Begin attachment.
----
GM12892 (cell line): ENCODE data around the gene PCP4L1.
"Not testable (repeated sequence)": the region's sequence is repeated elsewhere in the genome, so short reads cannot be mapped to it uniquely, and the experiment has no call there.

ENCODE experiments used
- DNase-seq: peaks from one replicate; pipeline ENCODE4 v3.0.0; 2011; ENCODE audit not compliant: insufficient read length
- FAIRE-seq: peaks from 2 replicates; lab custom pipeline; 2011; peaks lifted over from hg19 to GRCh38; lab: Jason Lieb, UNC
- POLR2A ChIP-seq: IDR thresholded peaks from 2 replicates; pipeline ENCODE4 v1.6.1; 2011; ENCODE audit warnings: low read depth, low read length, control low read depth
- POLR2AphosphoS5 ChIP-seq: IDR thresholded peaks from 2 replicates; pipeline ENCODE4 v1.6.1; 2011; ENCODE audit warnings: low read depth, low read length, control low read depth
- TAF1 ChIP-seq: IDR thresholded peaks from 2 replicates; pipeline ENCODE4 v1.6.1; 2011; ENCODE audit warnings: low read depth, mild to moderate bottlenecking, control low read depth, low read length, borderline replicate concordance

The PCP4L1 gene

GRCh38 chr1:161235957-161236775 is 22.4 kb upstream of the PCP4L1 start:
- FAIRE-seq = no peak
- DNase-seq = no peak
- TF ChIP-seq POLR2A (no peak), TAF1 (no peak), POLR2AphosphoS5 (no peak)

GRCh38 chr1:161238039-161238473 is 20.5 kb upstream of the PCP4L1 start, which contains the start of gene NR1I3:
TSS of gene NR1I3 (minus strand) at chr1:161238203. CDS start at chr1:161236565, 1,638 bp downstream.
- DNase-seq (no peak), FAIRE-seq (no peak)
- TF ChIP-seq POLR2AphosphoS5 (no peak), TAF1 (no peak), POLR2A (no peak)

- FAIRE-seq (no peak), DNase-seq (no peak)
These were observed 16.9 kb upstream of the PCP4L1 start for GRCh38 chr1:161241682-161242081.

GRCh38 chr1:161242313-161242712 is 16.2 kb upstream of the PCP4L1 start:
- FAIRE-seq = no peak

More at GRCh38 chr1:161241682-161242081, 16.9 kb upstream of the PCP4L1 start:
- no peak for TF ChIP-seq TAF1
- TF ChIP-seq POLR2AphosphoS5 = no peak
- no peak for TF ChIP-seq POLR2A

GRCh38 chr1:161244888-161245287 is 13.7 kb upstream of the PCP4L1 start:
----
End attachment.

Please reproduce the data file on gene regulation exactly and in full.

GM12892 (cell line): ENCODE data around the gene PCP4L1.
"Not testable (repeated sequence)": the region's sequence is repeated elsewhere in the genome, so short reads cannot be mapped to it uniquely, and the experiment has no call there.

ENCODE experiments used
- DNase-seq: peaks from one replicate; pipeline ENCODE4 v3.0.0; 2011; ENCODE audit not compliant: insufficient read length
- FAIRE-seq: peaks from 2 replicates; lab custom pipeline; 2011; peaks lifted over from hg19 to GRCh38; lab: Jason Lieb, UNC
- POLR2A ChIP-seq: IDR thresholded peaks from 2 replicates; pipeline ENCODE4 v1.6.1; 2011; ENCODE audit warnings: low read depth, low read length, control low read depth
- POLR2AphosphoS5 ChIP-seq: IDR thresholded peaks from 2 replicates; pipeline ENCODE4 v1.6.1; 2011; ENCODE audit warnings: low read depth, low read length, control low read depth
- TAF1 ChIP-seq: IDR thresholded peaks from 2 replicates; pipeline ENCODE4 v1.6.1; 2011; ENCODE audit warnings: low read depth, mild to moderate bottlenecking, control low read depth, low read length, borderline replicate concordance

The PCP4L1 gene

GRCh38 chr1:161235957-161236775 is 22.4 kb upstream of the PCP4L1 start:
- FAIRE-seq = no peak
- DNase-seq = no peak
- TF ChIP-seq POLR2A (no peak), TAF1 (no peak), POLR2AphosphoS5 (no peak)

GRCh38 chr1:161238039-161238473 is 20.5 kb upstream of the PCP4L1 start, which contains the start of gene NR1I3:
TSS of gene NR1I3 (minus strand) at chr1:161238203. CDS start at chr1:161236565, 1,638 bp downstream.
- DNase-seq (no peak), FAIRE-seq (no peak)
- TF ChIP-seq POLR2AphosphoS5 (no peak), TAF1 (no peak), POLR2A (no peak)

- FAIRE-seq (no peak), DNase-seq (no peak)
These were observed 16.9 kb upstream of the PCP4L1 start for GRCh38 chr1:161241682-161242081.

GRCh38 chr1:161242313-161242712 is 16.2 kb upstream of the PCP4L1 start:
- FAIRE-seq = no peak

More at GRCh38 chr1:161241682-161242081, 16.9 kb upstream of the PCP4L1 start:
- no peak for TF ChIP-seq TAF1
- TF ChIP-seq POLR2AphosphoS5 = no peak
- no peak for TF ChIP-seq POLR2A

GRCh38 chr1:161244888-161245287 is 13.7 kb upstream of the PCP4L1 start: